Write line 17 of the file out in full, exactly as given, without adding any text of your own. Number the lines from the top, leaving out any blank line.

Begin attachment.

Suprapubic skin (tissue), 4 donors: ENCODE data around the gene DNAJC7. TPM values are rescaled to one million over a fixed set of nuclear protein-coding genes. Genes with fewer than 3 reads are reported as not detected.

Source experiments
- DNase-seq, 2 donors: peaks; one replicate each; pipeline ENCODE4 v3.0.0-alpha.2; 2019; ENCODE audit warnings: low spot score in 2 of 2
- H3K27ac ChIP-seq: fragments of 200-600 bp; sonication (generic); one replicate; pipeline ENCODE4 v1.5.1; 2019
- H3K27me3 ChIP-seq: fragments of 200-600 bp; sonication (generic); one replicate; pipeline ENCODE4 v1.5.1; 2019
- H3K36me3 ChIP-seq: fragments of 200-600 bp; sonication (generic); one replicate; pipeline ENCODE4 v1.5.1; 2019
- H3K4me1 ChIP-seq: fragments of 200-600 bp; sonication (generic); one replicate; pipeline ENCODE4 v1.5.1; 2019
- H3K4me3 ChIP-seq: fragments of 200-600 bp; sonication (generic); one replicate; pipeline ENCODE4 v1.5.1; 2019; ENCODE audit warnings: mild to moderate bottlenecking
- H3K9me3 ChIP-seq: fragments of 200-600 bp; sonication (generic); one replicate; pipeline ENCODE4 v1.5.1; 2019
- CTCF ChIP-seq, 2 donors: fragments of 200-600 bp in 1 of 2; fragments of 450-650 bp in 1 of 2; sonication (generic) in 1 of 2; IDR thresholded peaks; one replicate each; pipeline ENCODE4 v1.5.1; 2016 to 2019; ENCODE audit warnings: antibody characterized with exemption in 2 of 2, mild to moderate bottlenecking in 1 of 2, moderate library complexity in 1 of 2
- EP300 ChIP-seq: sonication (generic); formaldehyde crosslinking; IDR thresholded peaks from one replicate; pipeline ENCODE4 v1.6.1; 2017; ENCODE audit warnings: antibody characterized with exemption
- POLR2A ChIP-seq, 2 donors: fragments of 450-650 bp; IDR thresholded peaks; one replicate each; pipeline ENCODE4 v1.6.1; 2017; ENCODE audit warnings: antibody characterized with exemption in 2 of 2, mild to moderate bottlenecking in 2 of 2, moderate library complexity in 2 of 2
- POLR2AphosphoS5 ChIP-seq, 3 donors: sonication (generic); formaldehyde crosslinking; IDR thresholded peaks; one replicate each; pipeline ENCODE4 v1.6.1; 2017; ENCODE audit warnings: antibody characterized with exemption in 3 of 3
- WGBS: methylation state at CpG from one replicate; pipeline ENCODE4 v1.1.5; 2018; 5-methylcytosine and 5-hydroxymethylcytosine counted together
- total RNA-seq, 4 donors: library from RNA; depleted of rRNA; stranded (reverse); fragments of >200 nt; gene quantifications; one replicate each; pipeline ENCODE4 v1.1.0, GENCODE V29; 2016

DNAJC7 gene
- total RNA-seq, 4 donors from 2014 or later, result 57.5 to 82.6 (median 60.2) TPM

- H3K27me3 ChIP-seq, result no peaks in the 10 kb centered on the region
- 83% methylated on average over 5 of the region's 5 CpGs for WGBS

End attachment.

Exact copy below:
- total RNA-seq, 4 donors from 2014 or later, result 57.5 to 82.6 (median 60.2) TPM